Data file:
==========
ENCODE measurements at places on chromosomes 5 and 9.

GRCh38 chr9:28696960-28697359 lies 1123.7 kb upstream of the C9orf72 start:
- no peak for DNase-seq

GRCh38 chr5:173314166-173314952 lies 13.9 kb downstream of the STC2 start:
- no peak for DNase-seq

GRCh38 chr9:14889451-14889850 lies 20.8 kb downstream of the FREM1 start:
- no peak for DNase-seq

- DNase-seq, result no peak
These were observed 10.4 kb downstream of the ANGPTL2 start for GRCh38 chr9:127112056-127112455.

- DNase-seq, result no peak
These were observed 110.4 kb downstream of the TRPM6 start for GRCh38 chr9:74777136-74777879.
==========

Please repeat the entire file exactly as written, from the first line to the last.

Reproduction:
ENCODE measurements at places on chromosomes 5 and 9.

GRCh38 chr9:28696960-28697359 lies 1123.7 kb upstream of the C9orf72 start:
- no peak for DNase-seq

GRCh38 chr5:173314166-173314952 lies 13.9 kb downstream of the STC2 start:
- no peak for DNase-seq

GRCh38 chr9:14889451-14889850 lies 20.8 kb downstream of the FREM1 start:
- no peak for DNase-seq

- DNase-seq, result no peak
These were observed 10.4 kb downstream of the ANGPTL2 start for GRCh38 chr9:127112056-127112455.

- DNase-seq, result no peak
These were observed 110.4 kb downstream of the TRPM6 start for GRCh38 chr9:74777136-74777879.